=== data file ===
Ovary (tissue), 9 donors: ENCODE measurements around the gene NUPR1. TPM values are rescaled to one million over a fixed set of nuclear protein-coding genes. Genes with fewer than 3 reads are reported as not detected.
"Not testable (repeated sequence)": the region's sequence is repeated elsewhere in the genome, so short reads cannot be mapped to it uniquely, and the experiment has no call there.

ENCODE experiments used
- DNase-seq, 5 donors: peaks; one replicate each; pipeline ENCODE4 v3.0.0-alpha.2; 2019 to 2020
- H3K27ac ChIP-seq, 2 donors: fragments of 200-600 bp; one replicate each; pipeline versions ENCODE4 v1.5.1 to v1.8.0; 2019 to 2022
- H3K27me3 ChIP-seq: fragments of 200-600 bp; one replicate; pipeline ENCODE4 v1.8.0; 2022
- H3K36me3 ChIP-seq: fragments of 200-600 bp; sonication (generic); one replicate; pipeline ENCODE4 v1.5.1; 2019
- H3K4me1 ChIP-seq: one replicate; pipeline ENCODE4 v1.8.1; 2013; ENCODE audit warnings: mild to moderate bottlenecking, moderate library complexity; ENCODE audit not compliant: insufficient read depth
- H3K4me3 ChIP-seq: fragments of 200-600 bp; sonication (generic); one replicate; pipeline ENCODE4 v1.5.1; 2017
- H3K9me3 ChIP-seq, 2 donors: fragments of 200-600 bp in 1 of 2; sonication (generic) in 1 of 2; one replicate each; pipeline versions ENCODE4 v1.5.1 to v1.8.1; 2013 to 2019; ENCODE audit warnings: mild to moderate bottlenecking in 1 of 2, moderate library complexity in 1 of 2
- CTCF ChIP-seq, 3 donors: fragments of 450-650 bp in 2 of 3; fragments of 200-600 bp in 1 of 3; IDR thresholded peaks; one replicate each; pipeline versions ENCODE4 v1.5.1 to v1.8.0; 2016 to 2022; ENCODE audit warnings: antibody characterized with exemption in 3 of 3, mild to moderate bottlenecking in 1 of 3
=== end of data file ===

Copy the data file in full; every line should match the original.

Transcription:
Ovary (tissue), 9 donors: ENCODE measurements around the gene NUPR1. TPM values are rescaled to one million over a fixed set of nuclear protein-coding genes. Genes with fewer than 3 reads are reported as not detected.
"Not testable (repeated sequence)": the region's sequence is repeated elsewhere in the genome, so short reads cannot be mapped to it uniquely, and the experiment has no call there.

ENCODE experiments used
- DNase-seq, 5 donors: peaks; one replicate each; pipeline ENCODE4 v3.0.0-alpha.2; 2019 to 2020
- H3K27ac ChIP-seq, 2 donors: fragments of 200-600 bp; one replicate each; pipeline versions ENCODE4 v1.5.1 to v1.8.0; 2019 to 2022
- H3K27me3 ChIP-seq: fragments of 200-600 bp; one replicate; pipeline ENCODE4 v1.8.0; 2022
- H3K36me3 ChIP-seq: fragments of 200-600 bp; sonication (generic); one replicate; pipeline ENCODE4 v1.5.1; 2019
- H3K4me1 ChIP-seq: one replicate; pipeline ENCODE4 v1.8.1; 2013; ENCODE audit warnings: mild to moderate bottlenecking, moderate library complexity; ENCODE audit not compliant: insufficient read depth
- H3K4me3 ChIP-seq: fragments of 200-600 bp; sonication (generic); one replicate; pipeline ENCODE4 v1.5.1; 2017
- H3K9me3 ChIP-seq, 2 donors: fragments of 200-600 bp in 1 of 2; sonication (generic) in 1 of 2; one replicate each; pipeline versions ENCODE4 v1.5.1 to v1.8.1; 2013 to 2019; ENCODE audit warnings: mild to moderate bottlenecking in 1 of 2, moderate library complexity in 1 of 2
- CTCF ChIP-seq, 3 donors: fragments of 450-650 bp in 2 of 3; fragments of 200-600 bp in 1 of 3; IDR thresholded peaks; one replicate each; pipeline versions ENCODE4 v1.5.1 to v1.8.0; 2016 to 2022; ENCODE audit warnings: antibody characterized with exemption in 3 of 3, mild to moderate bottlenecking in 1 of 3